Muckle, González, and Camp also talk about the spirits of nature we see this a lot in societies that are hunters and gatherers.. We talked about the notion that in such societies there’s reciprocity not just between people, but between people. The l. People and non-human animals people and plants. It’s it’s just it’s a form of or it’s related to what is called, “animism where the world of nature is also imbued with personalities and is seen as something that you interact with on a personal level. On the one hand, this has been seen as a system on its own, but I would also say that it’s important to realize that all of our societies have aspects of these different kinds of beliefs. So, although we might categorize in a large-scale way different societies based on their on their belief system we should recognize that these are often mixed together or combined in various ways. One of the great terms for mixed income combining shows up on page 341 where they talk about syncretism and syncretism most often refers to combinations of religious beliefs mixtures. Most religions although. They might deny it are composed of some form of syncretic beliefs. What people are celebrating Christmas with a Christmas tree or Easter with an Easter Bunny those things are not part of the biblical tradition somehow they got in there in part because various religious and belief systems were merged together a lot of very famous religious Traditions merged in the Americas merging together Catholicism with African beliefs to create what we know now as Kendall or Santeria or what is known as Voodoo more technical called vodun in Haiti. In the Caribbean religious Traditions that blend together is forms and like I said I think all of us are in some ways syncretic in our belief. We may take the Tylenol or take the shot that is given to us. We also do some praying or some ritual activity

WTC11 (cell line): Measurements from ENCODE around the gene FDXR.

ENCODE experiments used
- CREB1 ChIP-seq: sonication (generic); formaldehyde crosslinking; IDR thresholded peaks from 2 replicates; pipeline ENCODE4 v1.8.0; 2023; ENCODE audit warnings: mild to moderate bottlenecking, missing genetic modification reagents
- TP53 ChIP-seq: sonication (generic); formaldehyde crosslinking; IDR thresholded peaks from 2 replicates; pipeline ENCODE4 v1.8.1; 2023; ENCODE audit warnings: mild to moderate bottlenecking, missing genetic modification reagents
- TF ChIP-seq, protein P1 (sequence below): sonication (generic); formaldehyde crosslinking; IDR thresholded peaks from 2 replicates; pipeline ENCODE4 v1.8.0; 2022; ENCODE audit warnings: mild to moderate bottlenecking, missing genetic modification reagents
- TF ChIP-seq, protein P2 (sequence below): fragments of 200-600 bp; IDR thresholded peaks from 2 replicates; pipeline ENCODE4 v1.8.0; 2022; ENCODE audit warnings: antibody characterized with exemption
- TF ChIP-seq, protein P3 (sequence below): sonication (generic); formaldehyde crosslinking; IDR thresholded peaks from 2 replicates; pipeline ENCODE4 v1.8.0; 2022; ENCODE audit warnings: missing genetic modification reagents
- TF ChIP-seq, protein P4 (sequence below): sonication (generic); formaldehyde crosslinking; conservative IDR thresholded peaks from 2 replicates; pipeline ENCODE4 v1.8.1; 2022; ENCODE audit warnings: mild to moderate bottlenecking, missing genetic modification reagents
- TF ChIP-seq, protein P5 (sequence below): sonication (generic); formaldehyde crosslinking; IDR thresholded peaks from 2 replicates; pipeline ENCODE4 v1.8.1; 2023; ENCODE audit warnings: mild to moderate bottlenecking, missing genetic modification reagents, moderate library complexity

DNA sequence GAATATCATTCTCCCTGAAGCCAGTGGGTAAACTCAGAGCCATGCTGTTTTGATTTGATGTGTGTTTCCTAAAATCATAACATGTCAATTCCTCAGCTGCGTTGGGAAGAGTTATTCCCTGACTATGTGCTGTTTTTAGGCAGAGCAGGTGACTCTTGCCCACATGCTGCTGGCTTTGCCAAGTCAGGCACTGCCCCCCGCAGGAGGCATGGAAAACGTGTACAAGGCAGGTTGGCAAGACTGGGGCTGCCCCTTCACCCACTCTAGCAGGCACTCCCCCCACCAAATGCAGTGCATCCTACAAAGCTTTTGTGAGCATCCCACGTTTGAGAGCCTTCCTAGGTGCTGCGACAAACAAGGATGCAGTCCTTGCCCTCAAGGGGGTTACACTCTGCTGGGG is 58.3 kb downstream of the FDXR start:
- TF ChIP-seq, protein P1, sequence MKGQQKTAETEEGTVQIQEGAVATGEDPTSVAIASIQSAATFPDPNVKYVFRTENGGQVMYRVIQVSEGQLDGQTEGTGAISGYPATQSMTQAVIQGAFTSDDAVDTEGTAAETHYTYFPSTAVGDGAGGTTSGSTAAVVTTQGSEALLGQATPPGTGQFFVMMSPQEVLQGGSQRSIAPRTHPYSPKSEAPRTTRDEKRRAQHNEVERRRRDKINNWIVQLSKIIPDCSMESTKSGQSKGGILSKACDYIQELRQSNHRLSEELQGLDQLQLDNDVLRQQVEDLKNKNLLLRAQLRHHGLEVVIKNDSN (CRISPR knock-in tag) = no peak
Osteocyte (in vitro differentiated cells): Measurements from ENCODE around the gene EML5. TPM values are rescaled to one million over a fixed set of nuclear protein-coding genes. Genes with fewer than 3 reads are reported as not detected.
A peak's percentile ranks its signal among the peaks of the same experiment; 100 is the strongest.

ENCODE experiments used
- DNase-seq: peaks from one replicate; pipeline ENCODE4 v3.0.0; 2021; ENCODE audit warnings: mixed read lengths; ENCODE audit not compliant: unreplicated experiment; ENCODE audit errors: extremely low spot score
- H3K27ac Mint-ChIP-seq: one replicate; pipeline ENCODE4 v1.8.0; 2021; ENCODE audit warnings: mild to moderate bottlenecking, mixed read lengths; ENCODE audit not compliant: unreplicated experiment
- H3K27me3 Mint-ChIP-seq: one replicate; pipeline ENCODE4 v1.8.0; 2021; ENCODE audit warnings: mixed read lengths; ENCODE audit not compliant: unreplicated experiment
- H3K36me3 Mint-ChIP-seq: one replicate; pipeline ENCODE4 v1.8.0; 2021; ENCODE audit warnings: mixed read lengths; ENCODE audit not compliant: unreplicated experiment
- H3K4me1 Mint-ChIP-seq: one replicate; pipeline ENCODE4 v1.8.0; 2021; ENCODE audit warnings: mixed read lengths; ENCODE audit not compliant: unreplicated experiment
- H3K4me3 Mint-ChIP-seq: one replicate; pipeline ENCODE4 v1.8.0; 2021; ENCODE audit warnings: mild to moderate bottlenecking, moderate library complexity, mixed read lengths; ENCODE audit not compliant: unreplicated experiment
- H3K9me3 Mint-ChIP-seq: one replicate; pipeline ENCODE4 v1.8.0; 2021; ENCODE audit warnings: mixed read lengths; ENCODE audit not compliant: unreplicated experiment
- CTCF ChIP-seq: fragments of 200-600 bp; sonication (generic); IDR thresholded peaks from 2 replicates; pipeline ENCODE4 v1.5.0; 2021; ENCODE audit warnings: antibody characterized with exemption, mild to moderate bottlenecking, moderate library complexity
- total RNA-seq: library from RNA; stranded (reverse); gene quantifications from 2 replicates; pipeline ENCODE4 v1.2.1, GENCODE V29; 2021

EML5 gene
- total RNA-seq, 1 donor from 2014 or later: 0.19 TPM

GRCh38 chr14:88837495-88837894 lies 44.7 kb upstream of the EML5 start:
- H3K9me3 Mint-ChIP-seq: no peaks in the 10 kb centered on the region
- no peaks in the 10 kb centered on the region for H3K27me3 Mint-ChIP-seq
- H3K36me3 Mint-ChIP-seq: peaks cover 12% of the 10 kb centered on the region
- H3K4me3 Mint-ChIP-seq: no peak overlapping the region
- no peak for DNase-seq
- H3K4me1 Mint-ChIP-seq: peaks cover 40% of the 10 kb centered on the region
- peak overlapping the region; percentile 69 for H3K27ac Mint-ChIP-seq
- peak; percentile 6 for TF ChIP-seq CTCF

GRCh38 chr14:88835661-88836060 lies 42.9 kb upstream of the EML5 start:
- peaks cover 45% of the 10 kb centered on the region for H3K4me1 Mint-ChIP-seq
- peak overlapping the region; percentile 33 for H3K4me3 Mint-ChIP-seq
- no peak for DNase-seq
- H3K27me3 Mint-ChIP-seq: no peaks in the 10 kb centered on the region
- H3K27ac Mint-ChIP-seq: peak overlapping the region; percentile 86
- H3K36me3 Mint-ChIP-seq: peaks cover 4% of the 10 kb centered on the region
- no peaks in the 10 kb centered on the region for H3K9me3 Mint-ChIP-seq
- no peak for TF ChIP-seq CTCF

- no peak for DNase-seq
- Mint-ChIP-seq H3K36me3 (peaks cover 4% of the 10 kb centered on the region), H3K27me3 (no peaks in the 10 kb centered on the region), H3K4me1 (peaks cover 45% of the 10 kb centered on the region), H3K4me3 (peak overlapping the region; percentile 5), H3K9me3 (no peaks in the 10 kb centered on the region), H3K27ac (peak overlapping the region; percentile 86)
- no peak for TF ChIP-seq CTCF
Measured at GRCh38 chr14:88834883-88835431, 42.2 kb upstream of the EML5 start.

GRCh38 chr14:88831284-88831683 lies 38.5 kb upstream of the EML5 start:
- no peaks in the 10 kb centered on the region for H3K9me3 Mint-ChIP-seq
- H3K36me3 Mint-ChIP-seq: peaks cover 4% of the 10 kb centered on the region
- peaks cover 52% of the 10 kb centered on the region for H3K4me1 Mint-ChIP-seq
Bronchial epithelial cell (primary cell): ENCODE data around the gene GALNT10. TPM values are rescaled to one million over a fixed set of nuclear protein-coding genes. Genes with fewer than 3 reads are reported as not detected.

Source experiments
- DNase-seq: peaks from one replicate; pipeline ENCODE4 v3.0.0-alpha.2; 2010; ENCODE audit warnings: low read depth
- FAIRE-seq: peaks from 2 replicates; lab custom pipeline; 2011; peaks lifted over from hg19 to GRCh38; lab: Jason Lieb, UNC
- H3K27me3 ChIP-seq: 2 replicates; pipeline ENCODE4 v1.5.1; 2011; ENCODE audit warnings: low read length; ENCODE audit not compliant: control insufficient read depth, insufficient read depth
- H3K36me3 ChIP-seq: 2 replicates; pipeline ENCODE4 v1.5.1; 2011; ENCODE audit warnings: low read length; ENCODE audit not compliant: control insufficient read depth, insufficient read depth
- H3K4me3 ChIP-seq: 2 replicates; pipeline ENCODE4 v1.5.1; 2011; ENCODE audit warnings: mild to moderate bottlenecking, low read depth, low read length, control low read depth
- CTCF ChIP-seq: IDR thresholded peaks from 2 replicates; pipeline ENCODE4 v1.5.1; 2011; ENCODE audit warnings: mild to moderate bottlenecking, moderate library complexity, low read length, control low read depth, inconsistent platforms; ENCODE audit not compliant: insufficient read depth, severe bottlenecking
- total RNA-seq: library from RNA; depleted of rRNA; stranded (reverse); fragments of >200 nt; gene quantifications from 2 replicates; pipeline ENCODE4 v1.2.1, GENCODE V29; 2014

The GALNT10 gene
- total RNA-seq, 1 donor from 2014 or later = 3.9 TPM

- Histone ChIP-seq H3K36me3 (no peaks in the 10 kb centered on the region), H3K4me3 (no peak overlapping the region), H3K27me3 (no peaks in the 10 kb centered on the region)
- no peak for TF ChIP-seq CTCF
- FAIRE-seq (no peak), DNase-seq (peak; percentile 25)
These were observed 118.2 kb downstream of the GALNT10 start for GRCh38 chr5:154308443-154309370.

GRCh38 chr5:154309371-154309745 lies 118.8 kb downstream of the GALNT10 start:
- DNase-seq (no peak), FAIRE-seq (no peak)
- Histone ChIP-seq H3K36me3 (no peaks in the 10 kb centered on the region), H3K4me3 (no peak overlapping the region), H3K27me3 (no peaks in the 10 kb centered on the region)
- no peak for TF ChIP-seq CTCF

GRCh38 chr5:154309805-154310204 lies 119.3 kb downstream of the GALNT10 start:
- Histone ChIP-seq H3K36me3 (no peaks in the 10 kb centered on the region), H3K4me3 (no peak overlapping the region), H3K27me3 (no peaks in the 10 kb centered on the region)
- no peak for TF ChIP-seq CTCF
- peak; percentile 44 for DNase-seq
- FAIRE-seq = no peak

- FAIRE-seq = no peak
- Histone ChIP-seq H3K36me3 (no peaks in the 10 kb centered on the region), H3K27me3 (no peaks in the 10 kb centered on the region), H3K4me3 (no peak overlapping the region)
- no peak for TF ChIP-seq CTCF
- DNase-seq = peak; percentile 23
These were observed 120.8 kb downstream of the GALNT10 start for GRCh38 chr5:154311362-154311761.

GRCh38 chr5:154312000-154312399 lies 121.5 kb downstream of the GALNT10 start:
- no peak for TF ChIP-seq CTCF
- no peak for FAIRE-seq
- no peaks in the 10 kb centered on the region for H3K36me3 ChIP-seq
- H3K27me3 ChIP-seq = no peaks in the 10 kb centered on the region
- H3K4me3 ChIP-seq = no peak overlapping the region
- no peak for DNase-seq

At the end of this chapter Muckle, González, and Camp talk to us about how for thousands of years people have manipulated their bodies for religious reasons and this reminds me of what we’re talking about in terms of sex and gender and different ways in which people have been married and had different sexualities and multiple genders this has been something that has been going on for a long time. People get all excited about people taking things and going into trances and this has been something that humans have been searching for in various ways for thousands of years not saying you should go do it just because they were doing it thousands of years ago. But this is something that is pretty common in the Human Experience trying to dance yourself into a into a trance or take various things in the natural environment in order to achieve some altered state. Of course, we all know now that we can go down to get things tattooed on our bodies. But this is again something that has been going on for religious or belief reasons for a very long time. As they put it voluntary painful and arduous physical trials somebody said well we don’t do those and I reminded them when they were beating each other up on the soccer field that in fact we engage in voluntary painful and arduous physical trials all the time or at least I think they’re voluntary. If you looked at them from the outside you might wonder why in the society they’re doing this to each other and going around saying silly things like “no pain no gain.”